- There are many popular rules for determining your “retirement number” like the 25x rule and the 4% rule.
- Whichever formula you use, it’s crucial to make sure you factor inflation into your calculations.
- Advisors also suggest overestimating your needs in retirement and investing accordingly.
- Read more from Personal Finance Insider.
Retiring early sounds great in theory, but it requires more than just a sincere desire to quit your job. You need to have a financial plan that is flexible enough to get you through hard times and a contingency plan for unexpected disasters.
After all, you won’t automatically qualify for a do-over if you retire in your 40s and run out of money in your 50s, 60s or 70s. And, what about planning for the next big— or healthcare costs that never seem to go down?
With that in mind, many people wonder which calculations are best at determining whether or not you have enough cash to retire early. Do you need a specific dollar amount, a percentage of your annual spending, or something else? I reached out to financial experts with this question.
1. Using the 25x rule
Andrew Latham, managing editor at SuperMoney, said his favorite method for calculating retirement money is the 25x rule. The calculation is quite simple — all you have to do is multiply the annual income you think you will need in retirement by 25.
“So, if you estimate you will need $80,000 per year when you retire, aim to save $2 million,” he said.
He added that he also supports the 33x rule for savers who want to be on the conservative side, since it assumes a 3% withdrawal rate. With the 33x rule and a target income of $80,000 per year, an early retiree would want to save $2.64 million before they leave their job.
2. Using the 4% rule
According to financial planner Elena Ladygina, the 4% rule is another widely accepted formula for calculating a 30+ year retirement fund.
Using the 4% rule, an retiree with $1.8 million saved for retirement would plan on withdrawing $72,000 per year to live on.
However, she added that this approach is not bullet-proof and may require adjusting — especially for early retirees who plan to spend 40-plus years or more not working.
“Given the current environment, savers may want to lower their withdrawal rate based on their expected returns and individual circumstances,” said Ladygina. “For example, an early retiree could strive for a future withdrawal rate of 3% or 3.5%.”
3. Plan for 80% of your current income in retirement
It can be hard to imagine exactly how much you’ll need every year after you retire. Financial advisor Hutch Ashoo of Pillar Wealth Management said a good rule of thumb is to expect you’ll need 80% of your current income every year if you want to maintain your standard of living.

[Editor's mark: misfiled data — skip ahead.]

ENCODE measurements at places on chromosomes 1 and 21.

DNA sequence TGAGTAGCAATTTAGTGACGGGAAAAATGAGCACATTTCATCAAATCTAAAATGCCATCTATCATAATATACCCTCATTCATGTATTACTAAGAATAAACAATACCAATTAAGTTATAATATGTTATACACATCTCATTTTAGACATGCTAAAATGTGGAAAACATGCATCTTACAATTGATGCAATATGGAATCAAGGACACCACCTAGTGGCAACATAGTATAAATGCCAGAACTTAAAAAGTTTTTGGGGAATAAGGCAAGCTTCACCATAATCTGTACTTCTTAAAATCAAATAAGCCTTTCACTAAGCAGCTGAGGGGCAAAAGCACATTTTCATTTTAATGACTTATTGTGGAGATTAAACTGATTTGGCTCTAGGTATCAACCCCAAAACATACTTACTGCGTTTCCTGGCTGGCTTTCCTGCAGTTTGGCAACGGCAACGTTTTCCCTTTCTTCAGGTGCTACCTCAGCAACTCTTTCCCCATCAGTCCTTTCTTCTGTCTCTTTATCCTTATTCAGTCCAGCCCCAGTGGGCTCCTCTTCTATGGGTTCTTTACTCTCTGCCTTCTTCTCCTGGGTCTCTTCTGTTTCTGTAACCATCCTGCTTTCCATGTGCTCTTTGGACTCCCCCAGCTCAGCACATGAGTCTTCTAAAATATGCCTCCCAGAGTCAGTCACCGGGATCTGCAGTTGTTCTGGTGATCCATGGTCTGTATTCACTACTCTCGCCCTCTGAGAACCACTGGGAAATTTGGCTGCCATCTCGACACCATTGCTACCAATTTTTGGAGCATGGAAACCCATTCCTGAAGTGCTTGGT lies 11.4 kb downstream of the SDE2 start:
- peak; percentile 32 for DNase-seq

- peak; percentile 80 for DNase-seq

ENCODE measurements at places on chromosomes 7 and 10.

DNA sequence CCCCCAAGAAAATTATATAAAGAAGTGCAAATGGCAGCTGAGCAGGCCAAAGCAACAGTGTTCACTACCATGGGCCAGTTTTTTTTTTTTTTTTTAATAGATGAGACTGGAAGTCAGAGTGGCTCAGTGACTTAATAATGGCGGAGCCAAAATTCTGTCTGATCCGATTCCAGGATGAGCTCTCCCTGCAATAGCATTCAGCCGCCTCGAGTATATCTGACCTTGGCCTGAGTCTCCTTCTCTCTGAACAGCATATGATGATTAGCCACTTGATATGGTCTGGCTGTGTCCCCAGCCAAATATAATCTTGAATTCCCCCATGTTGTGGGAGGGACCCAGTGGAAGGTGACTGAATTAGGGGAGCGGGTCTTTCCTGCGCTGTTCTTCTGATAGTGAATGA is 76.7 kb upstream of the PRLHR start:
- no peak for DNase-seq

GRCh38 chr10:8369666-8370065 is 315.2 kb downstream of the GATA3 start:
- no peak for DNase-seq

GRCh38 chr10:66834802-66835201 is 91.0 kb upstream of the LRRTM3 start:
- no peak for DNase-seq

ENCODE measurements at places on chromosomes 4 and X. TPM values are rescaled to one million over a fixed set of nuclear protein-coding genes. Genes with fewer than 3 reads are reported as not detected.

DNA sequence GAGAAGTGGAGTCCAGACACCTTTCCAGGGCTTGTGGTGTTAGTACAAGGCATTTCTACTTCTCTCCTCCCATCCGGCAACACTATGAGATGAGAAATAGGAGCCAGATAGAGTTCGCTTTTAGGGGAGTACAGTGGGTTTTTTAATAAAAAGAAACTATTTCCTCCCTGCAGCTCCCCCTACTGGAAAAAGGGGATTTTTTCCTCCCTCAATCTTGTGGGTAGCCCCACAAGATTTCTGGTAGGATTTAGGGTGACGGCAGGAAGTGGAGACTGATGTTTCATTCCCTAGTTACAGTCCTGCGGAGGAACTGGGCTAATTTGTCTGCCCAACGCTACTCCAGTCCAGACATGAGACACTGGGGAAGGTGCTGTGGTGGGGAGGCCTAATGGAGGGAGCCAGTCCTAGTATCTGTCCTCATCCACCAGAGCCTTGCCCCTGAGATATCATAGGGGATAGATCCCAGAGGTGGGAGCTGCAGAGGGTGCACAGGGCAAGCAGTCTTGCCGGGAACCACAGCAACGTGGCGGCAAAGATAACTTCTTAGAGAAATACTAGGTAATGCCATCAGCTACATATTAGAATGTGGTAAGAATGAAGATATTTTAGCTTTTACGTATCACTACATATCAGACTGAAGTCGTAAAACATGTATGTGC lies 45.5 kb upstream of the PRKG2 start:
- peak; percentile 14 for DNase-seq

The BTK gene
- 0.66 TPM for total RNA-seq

This formula is based on the premise that you’ll be able to eliminate some of your expenses after you retire.
“You’ll no longer need to save for retirement, and you’ll likely spend less on transportation and other work-related expenses,” says Ashoo.
4. Don’t forget to account for inflation
Financial advisor Melinda Satterlee of Marathon Wealth Management says she considers two main factors when helping clients plan for early retirement — their planned monthly spending, and how much stable income they have in retirement like Social Security and pensions.
However, she added that it’s crucial to understand future value, inflation, and rates of return as well when determining if you have enough to retire.
For example, your future spending will definitely be impacted by inflation, so you have to use a formula that accounts for that amount instead of today’s dollars. You also have to be realistic about your annual returns, or how much your money will grow until you’re ready to retire.
Satterlee says that, for most people, assuming a 7% annual return before and during retirement and a 3% inflation rate each year can help you get close to your desired retirement number.
5. Overestimate your needs
Financial planner Jeff Rose of Good Financial Cents said that based on his experience working with clients who want to retire early, far too many people underestimate how much they actually need.
“With more time in retirement, there are too many factors that could impact their day to day needs,” said Rose. These factors include inflation, medical issues, market fluctuations, and more.
Because of this, he suggests adding 25% to whatever “retirement number” you’re shooting for. So, if a client is striving to save up $2 million based on the 4% rule, he thinks they should strive to save $2.5 million instead. Rose added that someone retiring before the age of 45 may want to shoot even higher. For example, striving to save 30% to 50% more than you think you need.